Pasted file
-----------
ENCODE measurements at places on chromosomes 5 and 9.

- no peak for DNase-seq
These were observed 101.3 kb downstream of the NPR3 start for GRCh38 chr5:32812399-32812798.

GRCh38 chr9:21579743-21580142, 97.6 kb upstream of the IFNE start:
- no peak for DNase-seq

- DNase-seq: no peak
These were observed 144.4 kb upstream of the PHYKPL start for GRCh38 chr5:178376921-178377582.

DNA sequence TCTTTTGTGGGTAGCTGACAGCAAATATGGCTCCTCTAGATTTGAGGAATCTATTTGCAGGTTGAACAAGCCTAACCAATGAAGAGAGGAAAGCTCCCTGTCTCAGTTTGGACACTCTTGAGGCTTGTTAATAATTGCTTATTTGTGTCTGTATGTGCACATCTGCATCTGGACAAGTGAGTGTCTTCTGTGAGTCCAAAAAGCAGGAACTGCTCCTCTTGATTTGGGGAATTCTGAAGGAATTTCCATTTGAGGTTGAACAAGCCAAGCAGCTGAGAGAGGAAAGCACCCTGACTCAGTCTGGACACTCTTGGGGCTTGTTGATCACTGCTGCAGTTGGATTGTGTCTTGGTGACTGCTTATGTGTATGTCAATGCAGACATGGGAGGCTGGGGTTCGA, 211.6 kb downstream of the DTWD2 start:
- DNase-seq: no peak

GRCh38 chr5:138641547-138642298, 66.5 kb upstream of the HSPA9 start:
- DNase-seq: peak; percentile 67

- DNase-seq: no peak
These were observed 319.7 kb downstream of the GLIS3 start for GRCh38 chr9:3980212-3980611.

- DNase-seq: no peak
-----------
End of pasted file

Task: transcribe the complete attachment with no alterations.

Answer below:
ENCODE measurements at places on chromosomes 5 and 9.

- no peak for DNase-seq
These were observed 101.3 kb downstream of the NPR3 start for GRCh38 chr5:32812399-32812798.

GRCh38 chr9:21579743-21580142, 97.6 kb upstream of the IFNE start:
- no peak for DNase-seq

- DNase-seq: no peak
These were observed 144.4 kb upstream of the PHYKPL start for GRCh38 chr5:178376921-178377582.

DNA sequence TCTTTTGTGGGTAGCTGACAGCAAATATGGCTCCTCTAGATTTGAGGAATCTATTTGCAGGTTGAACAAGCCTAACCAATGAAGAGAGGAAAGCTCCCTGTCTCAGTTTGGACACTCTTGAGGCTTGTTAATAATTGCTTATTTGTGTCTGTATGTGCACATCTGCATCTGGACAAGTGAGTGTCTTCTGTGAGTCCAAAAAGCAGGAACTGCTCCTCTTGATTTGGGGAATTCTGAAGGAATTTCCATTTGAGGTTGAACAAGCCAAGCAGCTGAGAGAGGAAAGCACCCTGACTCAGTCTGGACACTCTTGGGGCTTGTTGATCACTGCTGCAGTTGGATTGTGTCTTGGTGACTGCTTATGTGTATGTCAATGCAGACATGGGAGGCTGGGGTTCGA, 211.6 kb downstream of the DTWD2 start:
- DNase-seq: no peak

GRCh38 chr5:138641547-138642298, 66.5 kb upstream of the HSPA9 start:
- DNase-seq: peak; percentile 67

- DNase-seq: no peak
These were observed 319.7 kb downstream of the GLIS3 start for GRCh38 chr9:3980212-3980611.

- DNase-seq: no peak